(Bloomberg) -- Hong Kong police made their first arrests under sweeping national security legislation that has dramatically curtailed dissent in the city -- less than 24 hours after Chinese lawmakers handed it down.
Earlier in the day, Chief Executive Carrie Lam called the law the “most important development” in relations between Hong Kong and China since the city’s handover from British rule in 1997, despite concerns about what the measure will mean for its future autonomy from the mainland. The legislation calls for sentences as long as life in prison for the most serious cases of terrorism, secession, subversion of state power and collusion with foreign forces.
The law came into force just ahead of the July 1 anniversary of Hong Kong’s return to China in 1997, a symbolic occasion usually marked by mass protests. Hundreds of protesters came out in the afternoon in Causeway Bay, and news outlet HK01 reported that tear gas had been used on demonstrators there. Police said they arrested more than 300 people Wednesday, including nine suspected of violating the national security law.
Read more about the law here
- China publishes details of law; took effect July 1
- Hong Kong police make first arrests under legislation
- Beijing official calls law ‘sword of Damocles’
- Most important development in relations since handover: Lam
- Hundreds of protesters gather in central areas
Nine arrests made under law (8:42 p.m.)
More than 300 people were arrested Wednesday, including nine suspected of violating the national security law, Hong Kong police said on Twitter.
Police said earlier that other alleged offenses included participating in unauthorized assemblies, disorderly conduct, and possession of offensive weapon. Earlier in the day, police said on Facebook that an arrest had been made under the security law after they detained a woman who displayed a sign reading “Hong Kong Independence.”
They also tweeted their first arrest, less than 24 hours after China imposed the law, of a man holding a Hong Kong independence flag in Causeway Bay.
Crowds march toward Fortress Hill (4:25 p.m.)
Hundreds of protesters marched down King’s Road toward the Fortress Hill neighborhood. In Causeway Bay, police used pepper spray balls to disperse demonstrators near the Times Square shopping center.
Crowds blocked from marching toward Admiralty (3:05 p.m.)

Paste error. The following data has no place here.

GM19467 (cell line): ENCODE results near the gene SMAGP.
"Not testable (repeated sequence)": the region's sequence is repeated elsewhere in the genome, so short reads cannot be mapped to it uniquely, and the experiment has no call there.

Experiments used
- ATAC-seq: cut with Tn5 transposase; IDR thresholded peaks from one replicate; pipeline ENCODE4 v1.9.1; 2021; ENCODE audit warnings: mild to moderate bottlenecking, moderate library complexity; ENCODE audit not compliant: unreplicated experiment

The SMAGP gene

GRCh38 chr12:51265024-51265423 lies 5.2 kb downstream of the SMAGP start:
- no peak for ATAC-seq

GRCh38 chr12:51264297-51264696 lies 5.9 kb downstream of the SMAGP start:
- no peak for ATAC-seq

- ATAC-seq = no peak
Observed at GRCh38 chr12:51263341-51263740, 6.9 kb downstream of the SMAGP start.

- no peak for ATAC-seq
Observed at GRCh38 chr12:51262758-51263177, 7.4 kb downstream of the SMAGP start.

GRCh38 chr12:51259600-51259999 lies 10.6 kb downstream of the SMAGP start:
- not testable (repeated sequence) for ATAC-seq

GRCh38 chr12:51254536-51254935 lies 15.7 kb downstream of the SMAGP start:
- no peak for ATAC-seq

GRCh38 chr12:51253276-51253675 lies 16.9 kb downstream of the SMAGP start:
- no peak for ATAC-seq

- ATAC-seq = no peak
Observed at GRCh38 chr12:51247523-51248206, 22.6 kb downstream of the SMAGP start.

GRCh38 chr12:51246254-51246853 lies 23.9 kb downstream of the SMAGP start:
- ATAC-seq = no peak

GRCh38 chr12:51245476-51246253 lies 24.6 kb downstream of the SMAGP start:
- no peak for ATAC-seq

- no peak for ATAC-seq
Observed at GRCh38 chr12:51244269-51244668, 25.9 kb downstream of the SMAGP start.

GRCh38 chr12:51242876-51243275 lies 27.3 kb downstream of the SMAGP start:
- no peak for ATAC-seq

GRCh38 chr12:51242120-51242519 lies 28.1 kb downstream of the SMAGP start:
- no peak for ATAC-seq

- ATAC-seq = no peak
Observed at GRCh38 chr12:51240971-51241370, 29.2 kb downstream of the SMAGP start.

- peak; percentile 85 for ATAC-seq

Demonstrators who had gathered in Causeway Bay tried marching toward Admiralty -- the neighborhood home to the city’s legislature and central government offices that saw some of last year’s biggest protests -- but were stopped after police blocked the road.
There was a heavy police presence in the area on main thoroughfare Queen’s Road East. Officers also fired a water cannon at demonstrators on Hennessy Road in Causeway Bay.
Hundreds of protesters gather (2:50 p.m.)
Several hundred demonstrators came out in Causeway Bay, near the well-known Sogo shopping center. Their chants were similar to those heard over months of pro-democracy protests last year, including: “Liberate Hong Kong! Revolution of our time!”
“To a lot of Hong Kongers, this may be the last time we can gather to protest against the regime,” said a 31-year-old freelancer on Lockhart Road who gave his name as Law. “We don’t know if there will be any more opportunities for us to go on the streets for the same cause. Maybe we won’t be able to protest ever again for the rest of our lives.”
Police said they had arrested more than 30 people for offenses including the violation of the security law, illegal assembly, obstructing police officers and possessing weapons. They didn’t specify how many of those people had been detained under the new law.
“I won’t stop voicing my opinions, but maybe I will do it more discreetly in the future,” Law said.
Lam says law shows ‘trust’ in local leaders (2:12 p.m.)
City leader Carrie Lam briefed reporters at the central government offices in Admiralty against a backdrop showing Hong Kong’s skyline and the full name of the law. China’s law shows a “high degree of trust” in Hong Kong’s leaders and Beijing’s determination to improve “one country, two systems,” she said.